SAN FRANCISCO — Consumer advocates face an uphill battle at the National Association of Insurance Commissioners and other regulatory agencies, according to Birny Birnbaum.
Birnbaum, executive director of the Center for Economic Justice, Austin, Texas, a longtime insurance industry gadfly, earlier had announced that he would not be renewing his application to continue as an NAIC-funded consumer representative.
Insurers have virtually unlimited financial resources to convey their messages to regulators, Birnbaum said here at the NAIC’s winter meeting.
“Insurers spend tens of millions of policyholder-supplied funds to lobby for insurer interests, Birnbaum said. “In contrast, consumer interests have few such resources.”
The problem is a structural problem with regulatory agencies in general and is not the fault of insurance regulators, Birnbaum said.
But “the imbalance is on display at the NAIC, where over a thousand industry representatives – many of whom are former insurance regulators – are paid to present and press the industry viewpoint during and between NAIC meetings,” Birnbaum said.
Birnbaum said there are only a handful of consumer representatives, most of whom are volunteers. “The current consumer participation budget at the NAIC is $120,000 – less than the salary of one industry lobbyist,” Birnbaum said.
Unlike the insurer lobbyists, the consumer advocates have other jobs, and they do not make their money by volunteering time as consumer representatives.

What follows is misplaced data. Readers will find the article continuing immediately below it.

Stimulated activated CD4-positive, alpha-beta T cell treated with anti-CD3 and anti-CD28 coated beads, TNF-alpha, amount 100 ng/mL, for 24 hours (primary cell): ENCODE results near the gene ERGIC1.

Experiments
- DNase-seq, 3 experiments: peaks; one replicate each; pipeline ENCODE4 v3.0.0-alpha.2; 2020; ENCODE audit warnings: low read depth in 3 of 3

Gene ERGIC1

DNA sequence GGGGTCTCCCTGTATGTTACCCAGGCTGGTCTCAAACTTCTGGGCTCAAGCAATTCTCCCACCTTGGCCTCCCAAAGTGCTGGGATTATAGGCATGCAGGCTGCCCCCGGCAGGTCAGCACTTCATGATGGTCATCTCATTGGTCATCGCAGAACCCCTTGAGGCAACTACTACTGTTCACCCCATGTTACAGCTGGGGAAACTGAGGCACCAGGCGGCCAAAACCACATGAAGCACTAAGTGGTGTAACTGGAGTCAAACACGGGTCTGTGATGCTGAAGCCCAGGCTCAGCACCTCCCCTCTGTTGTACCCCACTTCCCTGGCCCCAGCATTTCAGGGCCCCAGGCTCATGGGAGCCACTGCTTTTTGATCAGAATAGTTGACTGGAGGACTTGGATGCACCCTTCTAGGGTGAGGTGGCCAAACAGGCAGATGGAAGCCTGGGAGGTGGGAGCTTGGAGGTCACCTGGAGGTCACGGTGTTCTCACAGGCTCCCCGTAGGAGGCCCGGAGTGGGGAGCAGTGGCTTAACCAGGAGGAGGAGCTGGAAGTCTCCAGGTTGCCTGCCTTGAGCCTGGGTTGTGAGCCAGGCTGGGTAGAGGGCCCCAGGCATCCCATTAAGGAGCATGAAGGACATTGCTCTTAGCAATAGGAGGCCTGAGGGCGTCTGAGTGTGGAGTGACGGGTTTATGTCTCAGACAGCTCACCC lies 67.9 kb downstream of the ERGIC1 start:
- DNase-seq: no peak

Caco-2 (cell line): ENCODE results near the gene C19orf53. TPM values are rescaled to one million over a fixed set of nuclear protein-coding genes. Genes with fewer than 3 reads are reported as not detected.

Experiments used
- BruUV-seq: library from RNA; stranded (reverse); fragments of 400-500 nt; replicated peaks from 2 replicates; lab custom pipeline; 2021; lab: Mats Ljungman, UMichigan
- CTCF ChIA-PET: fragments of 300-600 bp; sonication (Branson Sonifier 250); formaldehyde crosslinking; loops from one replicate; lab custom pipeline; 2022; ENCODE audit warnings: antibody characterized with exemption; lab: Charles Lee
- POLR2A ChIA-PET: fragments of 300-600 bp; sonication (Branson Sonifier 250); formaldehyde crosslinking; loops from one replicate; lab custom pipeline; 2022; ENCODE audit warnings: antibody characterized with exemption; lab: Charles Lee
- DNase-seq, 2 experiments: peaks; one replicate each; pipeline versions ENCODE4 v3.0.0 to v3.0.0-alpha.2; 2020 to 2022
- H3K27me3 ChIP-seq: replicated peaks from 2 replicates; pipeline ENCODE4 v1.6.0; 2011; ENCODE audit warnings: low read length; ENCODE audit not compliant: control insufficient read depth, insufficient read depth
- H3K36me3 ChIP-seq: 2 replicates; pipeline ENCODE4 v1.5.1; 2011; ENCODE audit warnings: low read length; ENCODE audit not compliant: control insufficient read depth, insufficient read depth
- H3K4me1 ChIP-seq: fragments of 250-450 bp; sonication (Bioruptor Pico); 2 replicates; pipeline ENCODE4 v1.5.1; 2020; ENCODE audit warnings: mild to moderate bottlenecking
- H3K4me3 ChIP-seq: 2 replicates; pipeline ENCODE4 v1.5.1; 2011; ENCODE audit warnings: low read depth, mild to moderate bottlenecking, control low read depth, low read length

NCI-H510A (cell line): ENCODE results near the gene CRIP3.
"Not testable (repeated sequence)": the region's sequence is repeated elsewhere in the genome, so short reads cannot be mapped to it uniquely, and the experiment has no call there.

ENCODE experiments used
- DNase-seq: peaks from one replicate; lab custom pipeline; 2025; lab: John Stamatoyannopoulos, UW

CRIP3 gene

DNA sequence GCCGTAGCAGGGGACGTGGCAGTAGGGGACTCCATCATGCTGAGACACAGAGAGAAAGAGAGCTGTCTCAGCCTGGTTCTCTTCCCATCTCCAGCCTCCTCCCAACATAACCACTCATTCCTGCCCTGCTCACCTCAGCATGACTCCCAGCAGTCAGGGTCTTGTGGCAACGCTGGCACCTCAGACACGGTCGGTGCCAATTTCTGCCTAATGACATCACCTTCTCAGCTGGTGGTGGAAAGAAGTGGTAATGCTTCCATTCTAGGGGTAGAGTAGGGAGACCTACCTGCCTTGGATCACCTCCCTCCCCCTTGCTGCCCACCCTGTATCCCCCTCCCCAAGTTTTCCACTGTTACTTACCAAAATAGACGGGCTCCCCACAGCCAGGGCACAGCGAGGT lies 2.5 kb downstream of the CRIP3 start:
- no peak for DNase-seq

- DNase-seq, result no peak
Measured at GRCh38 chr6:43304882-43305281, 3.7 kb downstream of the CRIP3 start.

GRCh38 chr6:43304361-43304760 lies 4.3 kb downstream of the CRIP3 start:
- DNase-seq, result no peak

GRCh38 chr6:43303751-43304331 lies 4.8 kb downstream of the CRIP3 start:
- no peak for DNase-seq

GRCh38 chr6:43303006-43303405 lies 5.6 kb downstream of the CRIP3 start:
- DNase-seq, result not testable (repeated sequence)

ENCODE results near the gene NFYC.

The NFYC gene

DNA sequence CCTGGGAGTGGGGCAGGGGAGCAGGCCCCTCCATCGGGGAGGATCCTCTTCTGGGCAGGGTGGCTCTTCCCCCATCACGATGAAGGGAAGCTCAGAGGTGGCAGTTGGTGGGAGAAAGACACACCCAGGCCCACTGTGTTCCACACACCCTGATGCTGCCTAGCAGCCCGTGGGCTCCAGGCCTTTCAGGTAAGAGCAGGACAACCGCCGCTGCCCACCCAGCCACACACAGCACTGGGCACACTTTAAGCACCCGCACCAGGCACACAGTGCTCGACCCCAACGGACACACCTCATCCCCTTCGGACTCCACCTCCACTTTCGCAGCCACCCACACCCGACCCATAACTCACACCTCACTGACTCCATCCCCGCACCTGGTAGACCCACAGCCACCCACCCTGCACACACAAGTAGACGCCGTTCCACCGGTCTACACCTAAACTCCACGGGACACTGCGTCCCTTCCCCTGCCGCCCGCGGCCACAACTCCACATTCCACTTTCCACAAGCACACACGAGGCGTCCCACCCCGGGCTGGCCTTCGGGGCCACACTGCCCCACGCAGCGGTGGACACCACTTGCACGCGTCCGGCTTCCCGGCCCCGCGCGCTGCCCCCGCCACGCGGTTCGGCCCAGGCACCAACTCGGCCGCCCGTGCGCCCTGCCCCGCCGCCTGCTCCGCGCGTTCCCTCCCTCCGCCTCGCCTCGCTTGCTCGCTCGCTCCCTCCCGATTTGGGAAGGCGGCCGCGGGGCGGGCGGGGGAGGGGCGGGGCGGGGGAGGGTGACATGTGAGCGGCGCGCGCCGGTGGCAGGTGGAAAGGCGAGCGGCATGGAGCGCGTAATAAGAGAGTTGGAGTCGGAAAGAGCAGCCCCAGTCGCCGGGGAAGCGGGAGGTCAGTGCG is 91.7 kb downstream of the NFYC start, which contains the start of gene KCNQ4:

Birnbaum suggested a number of strategies for strengthening the insurance consumer lobby.
One would be to create a public insurance counsel funded by a 50-cent fee on each insurance policy sold.
Regulators also could require insurers to ask consumers for permission to use policyholder funds for lobbying, Birnbaum said.
“Consumers should be presented with a choice – ‘Do you want any part of your premium to go to insurers for government relations, to a publicly-chartered consumer organization for consumer advocacy, or neither?” he said.
Elsewhere during the winter meeting, at the a consumer liaison session, Birnbaum said the NAIC has not acted to increase transparency since consumer reps asked it to operate in a more open fashion in 2007 and 2008.
“What we had noted was that the NAIC had started using more and more regulator-to-regulator meetings for things that didn’t involve discussions of individual companies or anything else that would have sensitive data,” Birnbaum said.
The discussions were made private “simply to shield the regulator discussions from the public,” Birnbaum said.